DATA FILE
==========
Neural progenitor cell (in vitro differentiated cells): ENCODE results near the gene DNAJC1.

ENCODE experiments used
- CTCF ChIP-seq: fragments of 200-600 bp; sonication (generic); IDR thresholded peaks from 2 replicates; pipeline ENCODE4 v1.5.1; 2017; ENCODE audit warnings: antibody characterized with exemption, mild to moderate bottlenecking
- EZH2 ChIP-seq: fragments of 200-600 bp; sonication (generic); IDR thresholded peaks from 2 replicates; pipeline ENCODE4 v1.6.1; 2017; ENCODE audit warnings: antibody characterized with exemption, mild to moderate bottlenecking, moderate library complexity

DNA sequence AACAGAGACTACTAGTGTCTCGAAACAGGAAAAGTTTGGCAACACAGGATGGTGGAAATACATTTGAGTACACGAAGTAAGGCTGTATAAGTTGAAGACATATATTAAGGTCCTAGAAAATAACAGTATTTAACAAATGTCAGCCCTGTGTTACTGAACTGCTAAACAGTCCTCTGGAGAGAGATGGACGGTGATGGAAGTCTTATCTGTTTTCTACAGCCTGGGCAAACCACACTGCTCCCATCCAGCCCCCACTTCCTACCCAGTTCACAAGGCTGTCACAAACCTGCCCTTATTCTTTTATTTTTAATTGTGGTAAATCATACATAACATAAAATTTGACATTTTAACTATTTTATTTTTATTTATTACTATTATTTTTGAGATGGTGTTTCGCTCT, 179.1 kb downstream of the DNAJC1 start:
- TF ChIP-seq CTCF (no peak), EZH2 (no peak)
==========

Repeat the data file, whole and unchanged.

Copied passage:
Neural progenitor cell (in vitro differentiated cells): ENCODE results near the gene DNAJC1.

ENCODE experiments used
- CTCF ChIP-seq: fragments of 200-600 bp; sonication (generic); IDR thresholded peaks from 2 replicates; pipeline ENCODE4 v1.5.1; 2017; ENCODE audit warnings: antibody characterized with exemption, mild to moderate bottlenecking
- EZH2 ChIP-seq: fragments of 200-600 bp; sonication (generic); IDR thresholded peaks from 2 replicates; pipeline ENCODE4 v1.6.1; 2017; ENCODE audit warnings: antibody characterized with exemption, mild to moderate bottlenecking, moderate library complexity

DNA sequence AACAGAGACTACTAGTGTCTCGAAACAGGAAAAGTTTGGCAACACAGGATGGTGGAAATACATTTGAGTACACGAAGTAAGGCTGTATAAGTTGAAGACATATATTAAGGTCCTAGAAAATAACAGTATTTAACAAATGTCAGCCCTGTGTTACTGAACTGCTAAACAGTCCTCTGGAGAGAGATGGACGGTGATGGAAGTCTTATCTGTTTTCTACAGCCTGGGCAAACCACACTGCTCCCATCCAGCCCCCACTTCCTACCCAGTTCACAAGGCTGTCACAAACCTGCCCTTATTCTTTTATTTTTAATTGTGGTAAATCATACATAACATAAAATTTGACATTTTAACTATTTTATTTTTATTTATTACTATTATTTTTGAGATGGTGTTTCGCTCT, 179.1 kb downstream of the DNAJC1 start:
- TF ChIP-seq CTCF (no peak), EZH2 (no peak)